Acording to some the 700th Aniversary of the Stroud was 2004. In fact what was being celebrated was Stroud's first historic building dispute which was settled by arbitration by the Archdeacon of Gloucester. Stroud gained a resident priest and the Paganhill lost theirs.
Stroud (recorded as La Strode in 1221) formed part of the Parish of Bisley. Bisley then covered what we know today as Chalford, Brimscombe, Thrupp, Lypiatt and Stroud and the detached part of the parish covering Pagenhill and Whiteshill. A later agreement in 1360 for all practical purposes created a seperate parish, however, the Victoria County History records that Stroud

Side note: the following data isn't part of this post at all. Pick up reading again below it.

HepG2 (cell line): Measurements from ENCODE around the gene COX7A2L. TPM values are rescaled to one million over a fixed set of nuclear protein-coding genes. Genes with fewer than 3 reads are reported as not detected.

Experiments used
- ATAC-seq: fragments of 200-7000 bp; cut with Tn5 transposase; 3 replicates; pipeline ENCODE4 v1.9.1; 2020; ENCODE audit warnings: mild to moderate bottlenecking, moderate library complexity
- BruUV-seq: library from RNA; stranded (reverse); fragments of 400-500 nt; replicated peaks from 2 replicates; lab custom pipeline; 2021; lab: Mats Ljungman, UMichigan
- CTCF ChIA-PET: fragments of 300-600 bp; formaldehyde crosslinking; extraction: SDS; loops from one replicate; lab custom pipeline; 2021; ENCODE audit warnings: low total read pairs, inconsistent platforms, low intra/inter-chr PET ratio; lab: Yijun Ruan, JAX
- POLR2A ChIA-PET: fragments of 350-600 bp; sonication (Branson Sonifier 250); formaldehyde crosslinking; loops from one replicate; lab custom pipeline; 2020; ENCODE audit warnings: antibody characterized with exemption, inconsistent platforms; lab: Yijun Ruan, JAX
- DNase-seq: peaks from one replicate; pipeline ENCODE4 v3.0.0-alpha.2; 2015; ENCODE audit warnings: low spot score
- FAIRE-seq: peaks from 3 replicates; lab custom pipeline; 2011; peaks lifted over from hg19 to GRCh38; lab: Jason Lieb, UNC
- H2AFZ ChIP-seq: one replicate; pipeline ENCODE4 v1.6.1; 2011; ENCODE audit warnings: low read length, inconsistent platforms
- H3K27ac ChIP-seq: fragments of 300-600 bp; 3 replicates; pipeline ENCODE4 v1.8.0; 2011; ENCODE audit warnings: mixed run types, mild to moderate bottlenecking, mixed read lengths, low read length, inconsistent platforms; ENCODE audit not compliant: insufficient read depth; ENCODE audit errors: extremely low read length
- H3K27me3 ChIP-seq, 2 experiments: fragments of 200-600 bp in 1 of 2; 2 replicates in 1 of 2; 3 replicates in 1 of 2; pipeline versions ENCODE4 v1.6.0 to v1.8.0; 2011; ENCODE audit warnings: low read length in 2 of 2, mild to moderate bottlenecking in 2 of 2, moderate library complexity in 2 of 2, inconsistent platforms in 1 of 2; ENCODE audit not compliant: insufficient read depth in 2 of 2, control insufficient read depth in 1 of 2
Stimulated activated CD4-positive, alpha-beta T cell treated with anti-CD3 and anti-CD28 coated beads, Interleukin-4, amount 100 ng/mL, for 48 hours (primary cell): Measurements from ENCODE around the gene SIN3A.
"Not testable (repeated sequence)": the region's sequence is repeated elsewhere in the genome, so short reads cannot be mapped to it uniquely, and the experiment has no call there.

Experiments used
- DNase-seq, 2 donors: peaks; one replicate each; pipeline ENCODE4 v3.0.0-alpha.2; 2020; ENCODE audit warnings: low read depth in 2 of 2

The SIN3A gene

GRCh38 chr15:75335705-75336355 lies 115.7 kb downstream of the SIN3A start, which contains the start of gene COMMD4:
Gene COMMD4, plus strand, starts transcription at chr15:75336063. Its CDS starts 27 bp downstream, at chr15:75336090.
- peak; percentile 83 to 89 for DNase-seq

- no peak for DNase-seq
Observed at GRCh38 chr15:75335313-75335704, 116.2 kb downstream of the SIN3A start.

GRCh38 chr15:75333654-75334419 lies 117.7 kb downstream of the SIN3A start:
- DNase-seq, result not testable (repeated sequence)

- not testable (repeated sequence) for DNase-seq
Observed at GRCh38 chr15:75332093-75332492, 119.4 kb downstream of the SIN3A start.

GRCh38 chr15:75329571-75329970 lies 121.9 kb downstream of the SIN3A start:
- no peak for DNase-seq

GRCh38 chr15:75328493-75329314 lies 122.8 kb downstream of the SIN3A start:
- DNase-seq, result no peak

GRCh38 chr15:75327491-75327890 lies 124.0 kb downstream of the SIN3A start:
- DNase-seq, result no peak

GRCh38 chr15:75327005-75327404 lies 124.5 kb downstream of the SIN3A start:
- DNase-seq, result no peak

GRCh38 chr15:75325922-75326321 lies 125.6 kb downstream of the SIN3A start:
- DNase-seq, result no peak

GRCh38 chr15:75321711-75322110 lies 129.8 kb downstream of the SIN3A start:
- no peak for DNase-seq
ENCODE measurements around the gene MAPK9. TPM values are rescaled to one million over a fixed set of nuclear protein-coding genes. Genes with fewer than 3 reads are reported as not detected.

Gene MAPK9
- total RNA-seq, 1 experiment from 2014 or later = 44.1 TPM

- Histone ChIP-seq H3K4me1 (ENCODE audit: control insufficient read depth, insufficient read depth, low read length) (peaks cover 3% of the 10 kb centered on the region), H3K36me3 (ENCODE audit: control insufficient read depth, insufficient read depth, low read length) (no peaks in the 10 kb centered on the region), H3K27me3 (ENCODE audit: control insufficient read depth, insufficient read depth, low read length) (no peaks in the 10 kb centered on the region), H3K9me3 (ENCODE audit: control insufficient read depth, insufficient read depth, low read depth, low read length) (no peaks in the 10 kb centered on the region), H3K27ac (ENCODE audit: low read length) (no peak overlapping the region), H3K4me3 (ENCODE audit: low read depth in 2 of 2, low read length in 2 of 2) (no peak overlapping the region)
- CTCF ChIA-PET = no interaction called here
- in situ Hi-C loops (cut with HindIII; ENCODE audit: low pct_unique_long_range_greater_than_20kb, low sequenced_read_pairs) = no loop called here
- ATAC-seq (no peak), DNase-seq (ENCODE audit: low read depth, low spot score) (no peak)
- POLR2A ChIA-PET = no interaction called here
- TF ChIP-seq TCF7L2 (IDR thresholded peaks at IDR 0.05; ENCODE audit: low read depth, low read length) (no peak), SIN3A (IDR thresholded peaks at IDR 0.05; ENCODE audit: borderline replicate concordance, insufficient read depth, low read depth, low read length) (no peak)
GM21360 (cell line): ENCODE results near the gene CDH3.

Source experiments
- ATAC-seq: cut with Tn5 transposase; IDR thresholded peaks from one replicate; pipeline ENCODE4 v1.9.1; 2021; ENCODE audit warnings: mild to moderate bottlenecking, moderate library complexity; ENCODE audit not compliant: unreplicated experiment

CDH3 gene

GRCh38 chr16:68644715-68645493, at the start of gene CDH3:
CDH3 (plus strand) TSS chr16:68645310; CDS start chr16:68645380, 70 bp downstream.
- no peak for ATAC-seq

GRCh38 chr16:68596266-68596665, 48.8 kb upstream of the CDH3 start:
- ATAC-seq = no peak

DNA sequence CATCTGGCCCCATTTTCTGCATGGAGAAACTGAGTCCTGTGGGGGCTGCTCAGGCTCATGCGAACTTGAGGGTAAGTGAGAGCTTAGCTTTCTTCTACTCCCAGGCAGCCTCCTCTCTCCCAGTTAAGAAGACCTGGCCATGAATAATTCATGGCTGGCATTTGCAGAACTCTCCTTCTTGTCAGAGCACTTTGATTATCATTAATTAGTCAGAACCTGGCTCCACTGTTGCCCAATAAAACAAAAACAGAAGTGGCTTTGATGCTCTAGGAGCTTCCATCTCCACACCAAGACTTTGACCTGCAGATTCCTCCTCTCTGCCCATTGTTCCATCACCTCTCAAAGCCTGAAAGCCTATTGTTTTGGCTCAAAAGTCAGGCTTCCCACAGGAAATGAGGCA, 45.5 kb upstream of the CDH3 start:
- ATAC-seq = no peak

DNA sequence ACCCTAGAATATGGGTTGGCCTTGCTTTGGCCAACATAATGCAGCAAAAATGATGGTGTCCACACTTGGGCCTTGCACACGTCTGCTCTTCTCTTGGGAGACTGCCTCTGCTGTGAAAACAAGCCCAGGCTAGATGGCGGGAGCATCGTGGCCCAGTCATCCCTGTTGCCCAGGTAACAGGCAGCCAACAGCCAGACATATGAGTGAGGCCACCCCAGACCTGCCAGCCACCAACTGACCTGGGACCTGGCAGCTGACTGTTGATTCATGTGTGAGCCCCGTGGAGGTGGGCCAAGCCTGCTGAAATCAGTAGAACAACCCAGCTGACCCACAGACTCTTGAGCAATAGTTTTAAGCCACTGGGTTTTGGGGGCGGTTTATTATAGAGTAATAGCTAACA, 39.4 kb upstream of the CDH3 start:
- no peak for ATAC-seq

"continued to be regarded as a chapel to Bisley until the early 18th century when the finances of the living were finally placed on a sound footing, and, although the region served by the church apparently received the organs of parish government in the 16th century, until the mid 17th it was still often described as part of the parish of Bisley or as 'the limitation of Stroud within the parish of Bisley' "
Fisher's Notes and Recollections of Stroud includes an English translation of the 1304 arbitration decision.
The boundary of Stroud as broadly defined by the 1304 agreement and remained largely unchanged until local Government organisation in 1894. The division between the parishes mostly followed the local streams. Uplands, for example formed part of the Stroudend Tything of Painswick. which stretched as far as the Stroudwater Canal basin at Wallbridge.